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15 of 16 people found the following review helpful By A.T. on October 17, 2001
Format: Hardcover
As an 1980's western punker/artist ( in the U.S.) of of Asian origins, I am just amazed by the clueless comments made by some reviewers who don't have a clue about a country and base their knowledge of a country on a self serving author who plays you into the age old stereotypes of East and West, this time magnified 100 fold (e.g. impotent male vs verile male). Because it was banned , the marketing hype calls the book "real China of today" and cool, and it represents modern China. You almost feel from the raving reviews that there is this great movement and turmoil and as if every one in Coco's age is like her. Perhaps you should see how the young really live in China, just like how the world perceives America vs how we really are. Good grief! The writing is hollow and hard to sympathize when one really knows what is happening in China. You would figure us to be more sophisticated.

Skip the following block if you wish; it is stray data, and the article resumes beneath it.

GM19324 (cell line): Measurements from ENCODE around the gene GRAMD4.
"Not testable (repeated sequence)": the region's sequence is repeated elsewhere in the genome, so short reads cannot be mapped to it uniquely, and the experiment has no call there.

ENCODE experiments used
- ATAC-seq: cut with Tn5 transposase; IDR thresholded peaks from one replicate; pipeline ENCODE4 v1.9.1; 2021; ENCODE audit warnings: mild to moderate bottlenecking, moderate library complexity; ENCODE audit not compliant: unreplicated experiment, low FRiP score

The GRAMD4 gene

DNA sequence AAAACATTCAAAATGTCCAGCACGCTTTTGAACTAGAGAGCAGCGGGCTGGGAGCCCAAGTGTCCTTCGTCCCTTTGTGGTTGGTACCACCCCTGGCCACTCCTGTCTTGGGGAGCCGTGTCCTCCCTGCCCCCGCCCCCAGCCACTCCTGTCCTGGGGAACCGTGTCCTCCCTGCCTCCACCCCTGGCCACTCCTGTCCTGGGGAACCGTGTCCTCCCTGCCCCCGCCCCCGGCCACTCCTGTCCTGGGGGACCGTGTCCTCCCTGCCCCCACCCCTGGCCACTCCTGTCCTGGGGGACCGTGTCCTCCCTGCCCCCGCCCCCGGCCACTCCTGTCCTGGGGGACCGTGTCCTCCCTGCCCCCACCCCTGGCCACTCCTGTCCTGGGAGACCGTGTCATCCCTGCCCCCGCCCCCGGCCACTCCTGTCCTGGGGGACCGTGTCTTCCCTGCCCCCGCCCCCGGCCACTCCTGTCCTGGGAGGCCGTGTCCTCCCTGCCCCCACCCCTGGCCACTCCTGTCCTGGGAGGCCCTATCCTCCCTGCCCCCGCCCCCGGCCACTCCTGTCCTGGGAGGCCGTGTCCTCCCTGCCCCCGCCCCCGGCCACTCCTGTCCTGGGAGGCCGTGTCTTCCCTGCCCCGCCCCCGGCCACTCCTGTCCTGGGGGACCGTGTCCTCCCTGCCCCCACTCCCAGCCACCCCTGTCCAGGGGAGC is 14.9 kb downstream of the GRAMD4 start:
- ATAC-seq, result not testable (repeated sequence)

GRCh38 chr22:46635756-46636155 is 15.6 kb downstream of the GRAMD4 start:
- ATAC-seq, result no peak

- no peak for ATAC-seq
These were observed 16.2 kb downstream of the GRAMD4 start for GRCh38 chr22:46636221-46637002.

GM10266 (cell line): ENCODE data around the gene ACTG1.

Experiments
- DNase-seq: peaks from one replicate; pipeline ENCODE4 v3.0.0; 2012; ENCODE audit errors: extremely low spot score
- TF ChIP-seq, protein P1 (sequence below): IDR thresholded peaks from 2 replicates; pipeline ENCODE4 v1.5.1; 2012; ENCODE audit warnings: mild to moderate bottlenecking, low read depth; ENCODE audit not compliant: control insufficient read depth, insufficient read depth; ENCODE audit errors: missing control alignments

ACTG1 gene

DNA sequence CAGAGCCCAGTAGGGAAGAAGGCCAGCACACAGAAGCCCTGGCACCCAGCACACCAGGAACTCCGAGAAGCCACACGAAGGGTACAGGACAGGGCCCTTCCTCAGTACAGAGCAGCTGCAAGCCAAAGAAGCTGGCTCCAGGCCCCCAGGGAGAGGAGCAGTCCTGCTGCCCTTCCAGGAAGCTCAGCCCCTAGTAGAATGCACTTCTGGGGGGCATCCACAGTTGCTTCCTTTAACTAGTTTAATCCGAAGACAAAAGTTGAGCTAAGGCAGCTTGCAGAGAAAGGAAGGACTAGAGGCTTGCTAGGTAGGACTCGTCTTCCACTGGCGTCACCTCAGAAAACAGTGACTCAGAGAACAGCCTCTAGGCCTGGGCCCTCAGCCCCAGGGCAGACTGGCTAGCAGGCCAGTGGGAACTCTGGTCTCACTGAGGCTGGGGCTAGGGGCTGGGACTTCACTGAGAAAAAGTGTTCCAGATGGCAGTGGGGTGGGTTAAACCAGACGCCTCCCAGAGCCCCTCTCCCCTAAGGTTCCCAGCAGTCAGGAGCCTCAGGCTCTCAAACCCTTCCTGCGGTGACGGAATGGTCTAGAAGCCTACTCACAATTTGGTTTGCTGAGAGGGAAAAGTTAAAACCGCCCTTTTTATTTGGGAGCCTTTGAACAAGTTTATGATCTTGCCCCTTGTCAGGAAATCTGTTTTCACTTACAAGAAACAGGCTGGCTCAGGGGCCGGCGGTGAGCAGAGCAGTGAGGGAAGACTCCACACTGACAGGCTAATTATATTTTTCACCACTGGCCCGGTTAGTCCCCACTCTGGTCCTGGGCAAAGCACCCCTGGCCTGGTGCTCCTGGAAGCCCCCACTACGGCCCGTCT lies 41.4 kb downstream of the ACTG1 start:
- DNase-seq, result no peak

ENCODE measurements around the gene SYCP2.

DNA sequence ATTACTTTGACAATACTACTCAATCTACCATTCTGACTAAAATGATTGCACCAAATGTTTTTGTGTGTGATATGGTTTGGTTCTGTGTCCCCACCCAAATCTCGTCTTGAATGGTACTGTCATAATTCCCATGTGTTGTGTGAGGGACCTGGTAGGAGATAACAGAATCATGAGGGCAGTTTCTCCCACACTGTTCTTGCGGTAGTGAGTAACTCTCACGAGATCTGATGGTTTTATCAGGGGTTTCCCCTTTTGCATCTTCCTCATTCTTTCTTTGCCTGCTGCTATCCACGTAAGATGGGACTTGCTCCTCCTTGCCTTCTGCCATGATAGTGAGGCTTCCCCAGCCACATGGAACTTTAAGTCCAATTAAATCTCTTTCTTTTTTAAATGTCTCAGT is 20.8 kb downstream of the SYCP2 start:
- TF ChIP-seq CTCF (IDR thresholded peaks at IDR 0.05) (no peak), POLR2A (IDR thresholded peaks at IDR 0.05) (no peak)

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21 of 24 people found the following review helpful By Elisabeth W. Movius on January 2, 2003
Format: Hardcover
The self-indulgent "Shanghai Baby" isn't so much a novel as a guidebook to the damp, sticky underbelly of Shanghai's nightlife. Unfortunately, Wei Hui misses the ironies and idiosyncrasies of this decidedly skanky scene and rather proceeds to fawningly gush and name-drop throughout. It's quite humorous to us here in Shanghai, as we all know every one of the bar and restaurant owners she repetitively refers to...